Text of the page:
Business debt is generally any outstanding payments that are owed by a business to:

  • Creditors
  • Other businesses
  • The government
  • Other parties (sometimes consumers)

Business debt is often a normal part of running any business. Debt can be cyclical and regular for some businesses. However, business debt becomes a problem when the business can no longer recover from the debt and begins to lose overall profits due to excessive debt.

What Are Some Common Disputes over Business Debt?

One of the more common disputes over business debt is that of liability. Determining which persons or entities are liable for business debt will depend on the way that the business is organized. 

For example, in a sole proprietorship, the owner of the business is directly responsible for business debt, since the owner and the business are legally one and the same.  In a partnership arrangement, the partners may share liability. The degree of liability of each partner may depend on what is written the partnership contract. 

With other organizations such as corporations and limited liability companies, liability for business debt can begin to get very complex. For this reason, corporate liability will often depend on each individual debt case.

How Can Business Debt Be Handled?

Business debt can be handled in a variety of different ways. A business may opt to:

  • Seek negotiation, settlement or debt cancellation with creditors and other businesses
  • Request an extension or exemption from certain government debts
  • File for business bankruptcy (this might sound like a negative decision but it can help the business to survive)
  • Mutually agree to a solution through mediation

In some cases, it may be necessary to file a legal claim in a civil court of law in order to settle a dispute over business debt. This can happen for example if two businesses can’t reach an agreement as to how certain debt will be happened. Or, one business may be claiming that there is an error regarding the debt calculations.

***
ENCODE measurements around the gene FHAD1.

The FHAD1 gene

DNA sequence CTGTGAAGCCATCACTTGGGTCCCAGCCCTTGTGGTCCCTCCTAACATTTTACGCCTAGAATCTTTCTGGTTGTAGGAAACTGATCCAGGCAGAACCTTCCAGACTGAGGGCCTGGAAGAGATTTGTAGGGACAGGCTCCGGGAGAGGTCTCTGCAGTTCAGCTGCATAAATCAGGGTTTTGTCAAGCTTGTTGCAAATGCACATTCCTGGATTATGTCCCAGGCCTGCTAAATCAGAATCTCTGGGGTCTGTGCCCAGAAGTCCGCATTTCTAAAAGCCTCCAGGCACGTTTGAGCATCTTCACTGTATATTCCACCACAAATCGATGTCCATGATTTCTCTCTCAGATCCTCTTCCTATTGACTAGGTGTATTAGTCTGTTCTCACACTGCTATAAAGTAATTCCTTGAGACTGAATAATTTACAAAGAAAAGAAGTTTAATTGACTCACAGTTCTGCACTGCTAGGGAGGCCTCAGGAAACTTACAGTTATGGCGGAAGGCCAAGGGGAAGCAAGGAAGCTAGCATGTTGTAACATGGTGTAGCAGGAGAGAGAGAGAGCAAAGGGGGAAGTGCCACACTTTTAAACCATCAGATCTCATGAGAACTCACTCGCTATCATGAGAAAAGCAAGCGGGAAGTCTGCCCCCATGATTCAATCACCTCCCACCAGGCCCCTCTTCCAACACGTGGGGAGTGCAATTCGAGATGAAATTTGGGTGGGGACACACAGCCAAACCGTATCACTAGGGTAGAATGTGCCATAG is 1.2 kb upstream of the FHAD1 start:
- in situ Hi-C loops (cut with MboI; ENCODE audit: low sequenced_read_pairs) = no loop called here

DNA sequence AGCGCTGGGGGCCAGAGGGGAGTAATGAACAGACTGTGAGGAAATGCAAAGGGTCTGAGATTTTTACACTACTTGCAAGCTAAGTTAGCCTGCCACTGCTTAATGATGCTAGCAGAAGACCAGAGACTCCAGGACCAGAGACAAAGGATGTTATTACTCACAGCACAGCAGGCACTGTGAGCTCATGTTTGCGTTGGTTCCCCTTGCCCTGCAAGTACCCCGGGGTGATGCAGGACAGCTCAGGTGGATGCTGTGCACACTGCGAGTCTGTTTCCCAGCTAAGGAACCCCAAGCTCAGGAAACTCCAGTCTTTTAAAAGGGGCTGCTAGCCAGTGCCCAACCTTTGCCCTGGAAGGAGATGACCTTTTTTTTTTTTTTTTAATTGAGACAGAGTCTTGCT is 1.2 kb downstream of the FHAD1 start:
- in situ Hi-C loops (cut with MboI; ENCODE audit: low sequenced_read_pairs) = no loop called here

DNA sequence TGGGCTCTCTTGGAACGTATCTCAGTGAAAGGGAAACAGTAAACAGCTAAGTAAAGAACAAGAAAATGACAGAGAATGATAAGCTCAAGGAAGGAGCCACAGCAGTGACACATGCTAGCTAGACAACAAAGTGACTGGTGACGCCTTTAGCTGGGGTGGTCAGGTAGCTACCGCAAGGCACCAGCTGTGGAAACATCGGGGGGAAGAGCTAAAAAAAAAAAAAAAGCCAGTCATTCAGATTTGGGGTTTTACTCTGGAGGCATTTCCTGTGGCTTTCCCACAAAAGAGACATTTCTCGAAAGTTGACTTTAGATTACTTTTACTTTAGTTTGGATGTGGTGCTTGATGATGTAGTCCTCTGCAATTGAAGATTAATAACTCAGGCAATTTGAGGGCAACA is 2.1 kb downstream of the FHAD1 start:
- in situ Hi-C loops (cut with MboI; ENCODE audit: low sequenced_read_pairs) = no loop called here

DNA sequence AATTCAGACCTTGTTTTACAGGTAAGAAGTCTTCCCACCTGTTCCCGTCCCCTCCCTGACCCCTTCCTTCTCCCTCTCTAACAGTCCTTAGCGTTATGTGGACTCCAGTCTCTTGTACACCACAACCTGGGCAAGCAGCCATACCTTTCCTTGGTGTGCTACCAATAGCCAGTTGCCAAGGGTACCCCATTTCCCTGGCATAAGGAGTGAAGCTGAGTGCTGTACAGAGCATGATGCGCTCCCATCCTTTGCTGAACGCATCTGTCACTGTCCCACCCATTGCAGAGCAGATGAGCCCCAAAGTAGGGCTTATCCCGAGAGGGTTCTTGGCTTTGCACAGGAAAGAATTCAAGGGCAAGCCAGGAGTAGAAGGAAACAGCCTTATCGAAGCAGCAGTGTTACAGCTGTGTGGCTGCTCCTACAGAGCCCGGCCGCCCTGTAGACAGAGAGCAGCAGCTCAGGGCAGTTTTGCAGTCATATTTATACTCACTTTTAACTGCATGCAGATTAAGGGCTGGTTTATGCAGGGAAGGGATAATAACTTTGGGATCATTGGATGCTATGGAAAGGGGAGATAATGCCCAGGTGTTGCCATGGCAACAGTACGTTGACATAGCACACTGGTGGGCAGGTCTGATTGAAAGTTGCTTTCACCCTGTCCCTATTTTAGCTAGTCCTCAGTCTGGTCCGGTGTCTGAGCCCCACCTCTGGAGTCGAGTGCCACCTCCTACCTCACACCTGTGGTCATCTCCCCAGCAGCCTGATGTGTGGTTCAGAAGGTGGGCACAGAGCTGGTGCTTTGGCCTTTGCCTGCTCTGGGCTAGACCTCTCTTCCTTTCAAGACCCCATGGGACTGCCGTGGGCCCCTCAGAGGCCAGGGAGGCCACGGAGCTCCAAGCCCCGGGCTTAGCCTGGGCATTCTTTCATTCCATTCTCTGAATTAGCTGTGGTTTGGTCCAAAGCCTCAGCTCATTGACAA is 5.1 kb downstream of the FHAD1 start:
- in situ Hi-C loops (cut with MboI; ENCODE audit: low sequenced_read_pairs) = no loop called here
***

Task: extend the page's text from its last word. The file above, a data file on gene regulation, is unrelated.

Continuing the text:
Lawsuits involving business debts can typically result in a monetary damages award. This award is calculated in a manner that is meant to reasonably compensate the non-violating party for any losses resulting from the debt dispute. 

Can Business Debt Be Resolve in Small Claims Court?

Small claims court is one of the most popular and cost-effective ways to resolve business debts and collecting unpaid bills because you can handle the dispute yourself without having to hire a lawyer or a bill collector who often charge a hiring fee. Small claims court handles many types of business disputes including debt collection. In order to resolve a business debt in small claims court, you must have evidence of how much debt is owed and how the debt is owed. Usually parties resolve business debt in small claims court if they cannot mutually negotiate their own solution or arrive at a solution through mediation.

Am I Personally Liable for Business Debt?

If your business has debt, a creditor may hold you personally liable for the debt if you cannot pay them through your business funds. In order to determine whether you are personally liable for business debt, you need to determine whether your business is a sole propiertorship, partnership, LLC, or corporations. Usually LLC's and Corporations would not be personally liable for business debt since the business and the individual are separate entities. However, in partnerships and sole propieorship businesses, the debt belongs to each partner and individual personally and there is no limited liability status that can protect personal assets.

Do I Need a Lawyer for Handling Disputes over Business Debt?

Disputes over business debt should be resolved in a timely manner. If you need assistance with any legal disputes or questions, you should contact a business lawyer promptly. An experienced attorney can assist you in filing a claim with the court if necessary.  Also, your business may profit from the legal expertise and guidance of a lawyer. This can help save your company from unnecessary expenses in the future.